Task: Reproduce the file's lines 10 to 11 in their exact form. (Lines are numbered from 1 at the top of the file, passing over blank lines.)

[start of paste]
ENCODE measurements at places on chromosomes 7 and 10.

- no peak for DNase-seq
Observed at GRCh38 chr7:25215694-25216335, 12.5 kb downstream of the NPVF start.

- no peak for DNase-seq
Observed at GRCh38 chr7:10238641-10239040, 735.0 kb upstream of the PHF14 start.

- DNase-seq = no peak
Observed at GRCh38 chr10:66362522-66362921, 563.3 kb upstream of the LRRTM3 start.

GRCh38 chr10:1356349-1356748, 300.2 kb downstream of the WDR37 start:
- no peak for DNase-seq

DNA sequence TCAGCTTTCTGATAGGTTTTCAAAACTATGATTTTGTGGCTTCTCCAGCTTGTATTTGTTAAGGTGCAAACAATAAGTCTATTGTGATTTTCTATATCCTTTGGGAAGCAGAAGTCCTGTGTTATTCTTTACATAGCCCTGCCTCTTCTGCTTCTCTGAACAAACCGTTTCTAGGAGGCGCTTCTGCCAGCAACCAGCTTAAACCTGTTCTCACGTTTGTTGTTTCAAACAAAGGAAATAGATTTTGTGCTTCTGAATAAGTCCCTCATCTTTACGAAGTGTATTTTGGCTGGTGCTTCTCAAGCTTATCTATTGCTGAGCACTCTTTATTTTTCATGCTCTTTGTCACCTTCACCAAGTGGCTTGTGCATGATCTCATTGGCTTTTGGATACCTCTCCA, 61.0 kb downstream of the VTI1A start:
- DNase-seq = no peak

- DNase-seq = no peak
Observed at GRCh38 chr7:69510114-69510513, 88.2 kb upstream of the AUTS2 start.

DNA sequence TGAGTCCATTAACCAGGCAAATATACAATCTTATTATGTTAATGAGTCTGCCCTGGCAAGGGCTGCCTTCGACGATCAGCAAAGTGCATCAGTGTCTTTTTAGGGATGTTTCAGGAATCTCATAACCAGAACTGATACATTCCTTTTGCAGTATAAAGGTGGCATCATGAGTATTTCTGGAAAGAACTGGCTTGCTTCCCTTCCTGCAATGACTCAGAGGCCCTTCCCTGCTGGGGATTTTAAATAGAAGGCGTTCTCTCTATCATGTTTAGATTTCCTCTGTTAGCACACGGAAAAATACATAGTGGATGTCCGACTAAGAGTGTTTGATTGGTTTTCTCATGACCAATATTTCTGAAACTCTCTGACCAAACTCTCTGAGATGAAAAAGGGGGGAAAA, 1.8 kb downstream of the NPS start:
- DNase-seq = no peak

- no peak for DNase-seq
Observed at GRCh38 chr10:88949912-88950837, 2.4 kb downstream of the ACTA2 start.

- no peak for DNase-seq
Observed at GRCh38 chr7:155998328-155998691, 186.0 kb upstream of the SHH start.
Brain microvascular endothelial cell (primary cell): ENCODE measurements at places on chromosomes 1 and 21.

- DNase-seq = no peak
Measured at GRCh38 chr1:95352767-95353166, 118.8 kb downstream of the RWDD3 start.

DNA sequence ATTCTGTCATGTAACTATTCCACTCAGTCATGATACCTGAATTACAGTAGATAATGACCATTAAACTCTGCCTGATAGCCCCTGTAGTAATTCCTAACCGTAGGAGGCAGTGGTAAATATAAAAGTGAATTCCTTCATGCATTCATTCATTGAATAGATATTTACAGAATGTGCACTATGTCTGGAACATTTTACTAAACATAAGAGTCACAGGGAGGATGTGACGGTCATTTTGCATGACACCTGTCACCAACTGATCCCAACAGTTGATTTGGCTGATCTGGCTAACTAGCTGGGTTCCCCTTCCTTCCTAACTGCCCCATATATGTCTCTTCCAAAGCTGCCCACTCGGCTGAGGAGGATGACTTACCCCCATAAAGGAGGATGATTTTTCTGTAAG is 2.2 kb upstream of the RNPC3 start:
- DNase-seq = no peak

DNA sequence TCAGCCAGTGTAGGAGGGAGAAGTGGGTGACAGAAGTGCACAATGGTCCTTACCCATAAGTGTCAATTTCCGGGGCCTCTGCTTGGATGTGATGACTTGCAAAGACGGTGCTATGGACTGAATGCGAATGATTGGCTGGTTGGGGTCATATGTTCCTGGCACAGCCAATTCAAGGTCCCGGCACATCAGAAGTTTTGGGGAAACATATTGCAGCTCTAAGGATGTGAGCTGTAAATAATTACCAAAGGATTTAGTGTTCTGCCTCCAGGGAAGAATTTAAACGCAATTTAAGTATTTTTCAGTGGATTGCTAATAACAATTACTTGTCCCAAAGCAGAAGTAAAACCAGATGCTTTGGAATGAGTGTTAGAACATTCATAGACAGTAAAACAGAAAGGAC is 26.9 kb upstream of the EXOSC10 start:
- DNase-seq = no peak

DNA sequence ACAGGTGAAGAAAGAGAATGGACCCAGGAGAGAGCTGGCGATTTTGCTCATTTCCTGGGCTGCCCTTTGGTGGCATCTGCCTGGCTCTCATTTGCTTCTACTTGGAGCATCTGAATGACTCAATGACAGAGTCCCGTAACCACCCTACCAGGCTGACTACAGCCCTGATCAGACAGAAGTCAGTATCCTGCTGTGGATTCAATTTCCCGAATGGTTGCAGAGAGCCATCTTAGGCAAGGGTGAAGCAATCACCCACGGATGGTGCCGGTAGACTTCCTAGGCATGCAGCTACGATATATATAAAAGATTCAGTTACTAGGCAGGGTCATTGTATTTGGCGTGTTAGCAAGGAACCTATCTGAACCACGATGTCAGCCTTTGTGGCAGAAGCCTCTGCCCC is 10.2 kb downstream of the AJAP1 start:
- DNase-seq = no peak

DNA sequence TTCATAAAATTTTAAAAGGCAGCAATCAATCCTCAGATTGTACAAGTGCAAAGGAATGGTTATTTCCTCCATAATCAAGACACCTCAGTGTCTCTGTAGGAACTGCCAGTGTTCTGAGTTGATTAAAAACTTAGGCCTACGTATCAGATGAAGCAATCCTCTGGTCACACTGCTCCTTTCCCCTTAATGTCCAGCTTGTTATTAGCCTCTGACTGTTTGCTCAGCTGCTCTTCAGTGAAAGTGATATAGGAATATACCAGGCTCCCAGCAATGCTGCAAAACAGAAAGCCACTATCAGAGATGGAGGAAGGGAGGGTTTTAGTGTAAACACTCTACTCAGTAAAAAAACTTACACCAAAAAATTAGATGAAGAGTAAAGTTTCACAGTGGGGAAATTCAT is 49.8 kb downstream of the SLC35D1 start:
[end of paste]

DNA sequence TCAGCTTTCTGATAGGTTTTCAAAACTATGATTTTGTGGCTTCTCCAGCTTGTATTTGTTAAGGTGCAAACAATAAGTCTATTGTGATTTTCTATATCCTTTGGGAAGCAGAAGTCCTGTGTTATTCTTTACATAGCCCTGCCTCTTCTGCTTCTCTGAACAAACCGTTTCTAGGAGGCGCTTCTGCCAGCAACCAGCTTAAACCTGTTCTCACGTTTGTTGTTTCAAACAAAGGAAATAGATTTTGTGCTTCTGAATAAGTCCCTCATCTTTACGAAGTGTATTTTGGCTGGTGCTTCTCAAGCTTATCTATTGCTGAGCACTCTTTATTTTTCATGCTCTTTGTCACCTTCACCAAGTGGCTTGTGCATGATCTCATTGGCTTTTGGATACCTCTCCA, 61.0 kb downstream of the VTI1A start:
- DNase-seq = no peak